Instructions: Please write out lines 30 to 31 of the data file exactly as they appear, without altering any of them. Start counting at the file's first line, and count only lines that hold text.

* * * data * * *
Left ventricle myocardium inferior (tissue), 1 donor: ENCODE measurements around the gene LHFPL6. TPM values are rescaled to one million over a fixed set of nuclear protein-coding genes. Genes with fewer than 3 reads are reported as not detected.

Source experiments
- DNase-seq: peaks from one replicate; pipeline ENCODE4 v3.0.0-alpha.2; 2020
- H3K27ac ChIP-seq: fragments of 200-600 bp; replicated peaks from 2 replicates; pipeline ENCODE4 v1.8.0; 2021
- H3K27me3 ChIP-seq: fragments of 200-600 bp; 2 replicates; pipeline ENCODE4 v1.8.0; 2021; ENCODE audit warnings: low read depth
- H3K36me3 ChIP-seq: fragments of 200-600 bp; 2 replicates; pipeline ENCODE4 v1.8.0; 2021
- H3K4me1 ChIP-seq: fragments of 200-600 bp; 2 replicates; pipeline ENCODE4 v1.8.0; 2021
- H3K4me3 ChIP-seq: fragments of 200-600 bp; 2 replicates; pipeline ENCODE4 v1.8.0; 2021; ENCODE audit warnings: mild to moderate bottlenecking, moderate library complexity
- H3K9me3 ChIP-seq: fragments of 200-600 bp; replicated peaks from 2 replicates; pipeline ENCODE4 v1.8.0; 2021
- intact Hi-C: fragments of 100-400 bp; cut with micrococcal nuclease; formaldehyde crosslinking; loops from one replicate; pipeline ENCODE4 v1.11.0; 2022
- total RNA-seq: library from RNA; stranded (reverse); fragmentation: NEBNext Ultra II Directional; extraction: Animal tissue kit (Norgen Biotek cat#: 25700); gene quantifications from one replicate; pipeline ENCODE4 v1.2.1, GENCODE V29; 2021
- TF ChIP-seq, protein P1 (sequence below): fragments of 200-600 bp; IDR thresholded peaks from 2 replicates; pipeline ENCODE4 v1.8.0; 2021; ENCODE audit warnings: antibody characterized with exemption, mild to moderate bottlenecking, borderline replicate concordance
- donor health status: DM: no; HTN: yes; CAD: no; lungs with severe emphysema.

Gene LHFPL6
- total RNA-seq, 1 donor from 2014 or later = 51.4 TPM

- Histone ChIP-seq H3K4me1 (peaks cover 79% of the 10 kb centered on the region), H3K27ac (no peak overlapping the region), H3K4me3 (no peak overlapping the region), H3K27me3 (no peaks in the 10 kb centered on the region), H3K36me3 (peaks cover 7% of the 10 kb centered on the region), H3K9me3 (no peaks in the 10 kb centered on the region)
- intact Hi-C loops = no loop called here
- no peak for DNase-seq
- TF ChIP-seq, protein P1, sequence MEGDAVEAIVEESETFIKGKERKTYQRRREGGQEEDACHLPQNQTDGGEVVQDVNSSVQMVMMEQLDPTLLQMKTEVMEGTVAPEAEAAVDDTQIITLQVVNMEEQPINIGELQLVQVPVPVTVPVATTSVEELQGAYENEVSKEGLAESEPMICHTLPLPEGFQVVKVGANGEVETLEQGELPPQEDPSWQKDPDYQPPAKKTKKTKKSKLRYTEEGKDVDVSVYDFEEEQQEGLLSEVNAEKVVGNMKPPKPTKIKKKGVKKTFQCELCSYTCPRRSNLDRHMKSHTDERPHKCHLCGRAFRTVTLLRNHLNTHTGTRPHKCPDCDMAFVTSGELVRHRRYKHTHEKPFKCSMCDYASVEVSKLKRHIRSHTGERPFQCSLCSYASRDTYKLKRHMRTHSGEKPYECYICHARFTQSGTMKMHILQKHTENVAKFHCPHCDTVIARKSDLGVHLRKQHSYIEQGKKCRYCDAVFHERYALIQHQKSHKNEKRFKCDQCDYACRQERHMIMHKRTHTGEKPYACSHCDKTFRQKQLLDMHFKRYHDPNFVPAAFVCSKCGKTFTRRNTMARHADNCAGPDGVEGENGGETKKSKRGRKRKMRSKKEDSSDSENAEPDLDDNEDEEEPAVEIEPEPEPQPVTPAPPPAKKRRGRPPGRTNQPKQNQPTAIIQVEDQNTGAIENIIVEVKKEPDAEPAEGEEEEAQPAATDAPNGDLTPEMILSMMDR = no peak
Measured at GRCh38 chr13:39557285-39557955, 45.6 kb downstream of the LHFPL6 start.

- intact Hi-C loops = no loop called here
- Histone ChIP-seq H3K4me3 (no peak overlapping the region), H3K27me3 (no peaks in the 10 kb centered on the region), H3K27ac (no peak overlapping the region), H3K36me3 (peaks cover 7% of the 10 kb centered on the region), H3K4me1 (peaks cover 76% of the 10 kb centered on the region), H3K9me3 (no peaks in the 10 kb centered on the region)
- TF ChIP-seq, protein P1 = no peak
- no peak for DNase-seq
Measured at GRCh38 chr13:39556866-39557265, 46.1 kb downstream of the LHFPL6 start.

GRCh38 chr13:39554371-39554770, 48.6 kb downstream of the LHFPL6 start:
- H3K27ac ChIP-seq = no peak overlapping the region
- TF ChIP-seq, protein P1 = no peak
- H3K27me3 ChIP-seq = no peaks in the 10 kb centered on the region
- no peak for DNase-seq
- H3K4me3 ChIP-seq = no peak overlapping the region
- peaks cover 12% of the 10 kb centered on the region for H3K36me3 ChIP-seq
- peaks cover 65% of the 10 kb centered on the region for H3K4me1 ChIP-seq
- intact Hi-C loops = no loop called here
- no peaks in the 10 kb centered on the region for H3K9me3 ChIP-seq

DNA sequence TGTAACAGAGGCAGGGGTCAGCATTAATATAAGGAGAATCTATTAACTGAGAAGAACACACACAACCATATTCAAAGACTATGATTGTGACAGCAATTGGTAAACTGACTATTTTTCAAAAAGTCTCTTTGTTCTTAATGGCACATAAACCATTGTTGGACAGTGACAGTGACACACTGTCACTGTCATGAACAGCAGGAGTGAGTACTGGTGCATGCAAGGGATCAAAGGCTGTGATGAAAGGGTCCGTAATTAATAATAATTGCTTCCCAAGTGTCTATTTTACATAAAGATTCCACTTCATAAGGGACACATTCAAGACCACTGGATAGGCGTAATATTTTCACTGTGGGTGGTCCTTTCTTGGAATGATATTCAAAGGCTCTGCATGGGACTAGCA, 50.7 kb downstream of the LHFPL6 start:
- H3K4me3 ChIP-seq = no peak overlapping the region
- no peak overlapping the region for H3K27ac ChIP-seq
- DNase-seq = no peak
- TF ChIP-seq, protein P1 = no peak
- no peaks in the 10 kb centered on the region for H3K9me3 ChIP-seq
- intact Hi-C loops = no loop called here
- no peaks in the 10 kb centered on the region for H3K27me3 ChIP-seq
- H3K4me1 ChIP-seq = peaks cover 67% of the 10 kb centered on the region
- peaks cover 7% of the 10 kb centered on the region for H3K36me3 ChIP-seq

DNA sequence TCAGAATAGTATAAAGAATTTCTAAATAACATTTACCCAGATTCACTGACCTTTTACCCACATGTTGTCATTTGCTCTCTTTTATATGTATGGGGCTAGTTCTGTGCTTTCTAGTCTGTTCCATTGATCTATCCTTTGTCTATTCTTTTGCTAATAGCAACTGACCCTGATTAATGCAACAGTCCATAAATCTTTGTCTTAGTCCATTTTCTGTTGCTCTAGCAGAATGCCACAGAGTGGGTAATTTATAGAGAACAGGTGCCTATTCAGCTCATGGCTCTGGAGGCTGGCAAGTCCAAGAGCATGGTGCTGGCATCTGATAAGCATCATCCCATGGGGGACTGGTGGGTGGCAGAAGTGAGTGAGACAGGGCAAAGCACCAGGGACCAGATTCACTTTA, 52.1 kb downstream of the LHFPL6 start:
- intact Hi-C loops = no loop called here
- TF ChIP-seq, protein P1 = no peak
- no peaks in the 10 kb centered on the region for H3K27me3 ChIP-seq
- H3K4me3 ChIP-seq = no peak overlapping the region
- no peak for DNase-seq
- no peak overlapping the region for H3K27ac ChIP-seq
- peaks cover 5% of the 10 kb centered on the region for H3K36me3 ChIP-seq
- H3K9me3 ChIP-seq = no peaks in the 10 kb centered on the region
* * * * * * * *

- no peak for DNase-seq
- H3K4me3 ChIP-seq = no peak overlapping the region